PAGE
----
NEW YORK-The streets outside of the Madison Avenue headquarters of the Metropolitan Transportation Authority were filled by more than 5,000 angry transit workers out to challenge both the MTA and Mayor Michael Bloomberg, September 29. Bloomberg, after a binding arbitration process between transit workers and the MTA, is actively working to undermine the contract agreed to.
Local 100 acting President Curtis Tate, acknowledged the contributions of other city workers, saying "we all work in New York and we transit workers move New York." In a warning to Bloomberg Tate said, "We just don't work in this city, we live in this city, we shop in this city, and, Mr. Mayor, transit workers vote in this city."
In addition to numerous labor leaders there were a number of labor-friendly political figures who turned out. The remarks of Democratic candidate for New York City mayor, Bill Thompson, were the highlight of the rally. Speaking to the power dynamics at play, Thompson referred to the MTA's challenge of the arbitrator's award by saying that "they have two sets of books and two sets of rules" and that "they change the rules to suit themselves." Echoing the transit workers, he said the MTA should "pay up or shut up."
The workers are members of Transport Workers Union Local 100. Some 34,000 of Local 100's 38,000 members are employed by the MTA, either by New York City Transit, the Manhattan and Bronx Surface Operating Authority or by MTA bus. Also present were the leaders of two Amalgamated Transit Union locals that represent a few thousand NYCT workers, Angelo Tanzi president of ATU local 726, representing workers at two Staten Island bus depots, and I. Daneek Miller, president of ATU Local1056, representing workers at three Queens bus depots.
The workers had been awarded a three-year pact through a legally binding arbitration process. Because the award was, in the MTA's estimation, favorable to the workers, the MTA took the unusual step of attempting to block the award via legal maneuvering, claiming that it doesn't have the funds to pay the awarded raises. But in doing so, the Authority is spending thousands of dollars per hour in fees to high priced.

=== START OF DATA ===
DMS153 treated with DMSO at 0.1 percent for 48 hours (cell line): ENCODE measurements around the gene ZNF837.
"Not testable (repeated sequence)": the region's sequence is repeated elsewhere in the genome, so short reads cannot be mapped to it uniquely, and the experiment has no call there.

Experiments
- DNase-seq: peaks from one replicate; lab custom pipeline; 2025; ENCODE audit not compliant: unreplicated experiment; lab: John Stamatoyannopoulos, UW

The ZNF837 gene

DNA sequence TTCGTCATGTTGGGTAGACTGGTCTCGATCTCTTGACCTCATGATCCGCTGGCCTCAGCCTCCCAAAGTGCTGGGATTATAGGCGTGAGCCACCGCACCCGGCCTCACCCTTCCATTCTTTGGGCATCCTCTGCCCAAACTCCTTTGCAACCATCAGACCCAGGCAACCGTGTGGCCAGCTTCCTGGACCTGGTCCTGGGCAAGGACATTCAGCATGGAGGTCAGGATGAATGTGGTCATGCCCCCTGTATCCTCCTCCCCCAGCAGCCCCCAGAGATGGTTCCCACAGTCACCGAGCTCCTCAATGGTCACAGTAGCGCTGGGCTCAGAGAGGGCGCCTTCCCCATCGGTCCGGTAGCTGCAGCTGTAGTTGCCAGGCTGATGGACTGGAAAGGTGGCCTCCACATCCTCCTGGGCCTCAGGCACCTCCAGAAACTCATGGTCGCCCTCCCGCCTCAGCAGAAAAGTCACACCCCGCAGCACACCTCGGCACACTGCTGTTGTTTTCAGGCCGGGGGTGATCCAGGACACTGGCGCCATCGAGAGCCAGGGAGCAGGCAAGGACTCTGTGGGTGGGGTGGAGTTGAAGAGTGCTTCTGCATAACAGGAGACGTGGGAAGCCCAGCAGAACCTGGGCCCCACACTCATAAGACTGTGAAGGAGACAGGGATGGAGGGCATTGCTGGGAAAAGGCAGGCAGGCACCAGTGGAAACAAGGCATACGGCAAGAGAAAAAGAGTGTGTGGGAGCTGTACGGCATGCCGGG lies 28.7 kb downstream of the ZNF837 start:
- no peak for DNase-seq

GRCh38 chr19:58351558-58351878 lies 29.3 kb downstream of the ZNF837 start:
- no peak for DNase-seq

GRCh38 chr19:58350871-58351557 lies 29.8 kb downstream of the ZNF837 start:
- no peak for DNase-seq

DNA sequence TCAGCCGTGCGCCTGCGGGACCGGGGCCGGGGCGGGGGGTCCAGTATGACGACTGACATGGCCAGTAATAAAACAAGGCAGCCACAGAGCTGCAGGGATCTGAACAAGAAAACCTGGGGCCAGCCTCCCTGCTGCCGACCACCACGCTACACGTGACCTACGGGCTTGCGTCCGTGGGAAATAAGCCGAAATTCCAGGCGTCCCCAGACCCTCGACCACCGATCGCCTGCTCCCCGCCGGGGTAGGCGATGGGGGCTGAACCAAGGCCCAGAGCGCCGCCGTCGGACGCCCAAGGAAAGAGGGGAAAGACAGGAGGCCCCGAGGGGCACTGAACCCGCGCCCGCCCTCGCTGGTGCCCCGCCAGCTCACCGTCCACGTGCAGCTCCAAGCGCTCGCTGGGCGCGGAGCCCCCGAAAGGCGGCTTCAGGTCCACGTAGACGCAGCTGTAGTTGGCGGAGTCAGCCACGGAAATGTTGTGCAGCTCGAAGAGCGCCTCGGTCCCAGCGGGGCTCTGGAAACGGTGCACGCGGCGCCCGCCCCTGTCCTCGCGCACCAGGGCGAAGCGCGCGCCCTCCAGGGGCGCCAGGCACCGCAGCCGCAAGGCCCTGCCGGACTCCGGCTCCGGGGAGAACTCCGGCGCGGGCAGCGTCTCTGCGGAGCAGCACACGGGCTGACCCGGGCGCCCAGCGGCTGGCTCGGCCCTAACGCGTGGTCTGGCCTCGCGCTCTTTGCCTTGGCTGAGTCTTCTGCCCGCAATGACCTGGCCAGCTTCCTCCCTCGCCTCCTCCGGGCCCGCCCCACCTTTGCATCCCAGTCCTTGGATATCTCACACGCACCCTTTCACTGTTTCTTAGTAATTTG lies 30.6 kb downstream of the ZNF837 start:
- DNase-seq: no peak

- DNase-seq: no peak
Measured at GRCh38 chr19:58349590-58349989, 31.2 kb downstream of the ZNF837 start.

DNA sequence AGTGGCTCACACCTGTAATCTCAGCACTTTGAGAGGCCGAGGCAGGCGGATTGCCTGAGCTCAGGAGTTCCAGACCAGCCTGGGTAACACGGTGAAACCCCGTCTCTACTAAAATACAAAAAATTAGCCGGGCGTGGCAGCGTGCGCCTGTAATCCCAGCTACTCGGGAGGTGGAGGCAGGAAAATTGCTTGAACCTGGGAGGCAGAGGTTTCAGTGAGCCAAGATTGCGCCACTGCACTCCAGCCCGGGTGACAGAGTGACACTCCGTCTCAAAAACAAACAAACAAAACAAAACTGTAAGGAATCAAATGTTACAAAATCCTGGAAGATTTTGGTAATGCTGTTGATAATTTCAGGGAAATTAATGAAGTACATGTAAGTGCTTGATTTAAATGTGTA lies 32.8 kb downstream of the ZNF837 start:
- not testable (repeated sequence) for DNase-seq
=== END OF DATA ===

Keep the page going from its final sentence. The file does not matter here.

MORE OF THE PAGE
While TWU members take a particularly dim view of the MTA's shenanigans, other workers and labor leaders also recognize the danger inherent in the MTA's actions. Indeed, New York State Federation of Labor President Denis Hughes called them, "a threat to every collective bargaining agreement."
Anita Clinton, one of the transit system's first female railcar mechanics, read a letter, sent in 2005 by the MTA's then chief negotiator, Dellaverson, to the local 100 president. In the letter Dellaverson advocated binding arbitration as a solution to that year's contract impasse. The irony of this - that now, when it was not to their liking, the MTA was denouncing an arbitration award - was not lost on the assembled workers.
For their part, the transit workers won't be content to sit on their hands and wait for the MTA to give them their contract. Instead, they are promising to "give the MTA a taste of Hell on a Day of Outrage" scheduled for October 14th. That is, if the MTA hasn't decided to abandon its anti worker assault by then.
Other labor leaders expressing solidarity and the same sentiment included Stuart Applebaum of RWDSU, Mike Mulgrew of the United Federation of Teachers, Greg Floyd Teamsters Local 237, Norman Seabrook of the Correction Officers Benevolent Association, Barbara Bowen of Professional Staff Congress, Dean Devita of the National Conference of Oilers and Fireman 32BJ, Norman Brown of the IAM, (who, as a non-voting member, represents the coalition of Metro-North Railroad unions on the MTA board) and Lillian Roberts, executive director of New York's powerful AFSCME District Council 37.